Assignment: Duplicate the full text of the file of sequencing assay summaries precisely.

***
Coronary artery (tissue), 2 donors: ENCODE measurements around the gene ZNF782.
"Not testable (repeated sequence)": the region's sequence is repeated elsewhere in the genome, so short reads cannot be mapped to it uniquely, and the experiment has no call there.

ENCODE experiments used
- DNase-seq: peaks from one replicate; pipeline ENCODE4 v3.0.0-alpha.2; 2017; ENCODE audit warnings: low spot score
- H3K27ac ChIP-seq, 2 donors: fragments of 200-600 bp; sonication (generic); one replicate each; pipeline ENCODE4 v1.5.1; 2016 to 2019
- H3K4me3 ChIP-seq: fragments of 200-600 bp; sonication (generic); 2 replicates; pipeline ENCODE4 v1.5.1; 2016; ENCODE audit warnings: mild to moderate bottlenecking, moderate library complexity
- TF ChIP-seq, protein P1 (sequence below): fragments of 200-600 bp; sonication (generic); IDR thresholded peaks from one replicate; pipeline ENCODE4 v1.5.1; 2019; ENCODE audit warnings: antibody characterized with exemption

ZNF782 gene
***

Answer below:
Coronary artery (tissue), 2 donors: ENCODE measurements around the gene ZNF782.
"Not testable (repeated sequence)": the region's sequence is repeated elsewhere in the genome, so short reads cannot be mapped to it uniquely, and the experiment has no call there.

ENCODE experiments used
- DNase-seq: peaks from one replicate; pipeline ENCODE4 v3.0.0-alpha.2; 2017; ENCODE audit warnings: low spot score
- H3K27ac ChIP-seq, 2 donors: fragments of 200-600 bp; sonication (generic); one replicate each; pipeline ENCODE4 v1.5.1; 2016 to 2019
- H3K4me3 ChIP-seq: fragments of 200-600 bp; sonication (generic); 2 replicates; pipeline ENCODE4 v1.5.1; 2016; ENCODE audit warnings: mild to moderate bottlenecking, moderate library complexity
- TF ChIP-seq, protein P1 (sequence below): fragments of 200-600 bp; sonication (generic); IDR thresholded peaks from one replicate; pipeline ENCODE4 v1.5.1; 2019; ENCODE audit warnings: antibody characterized with exemption

ZNF782 gene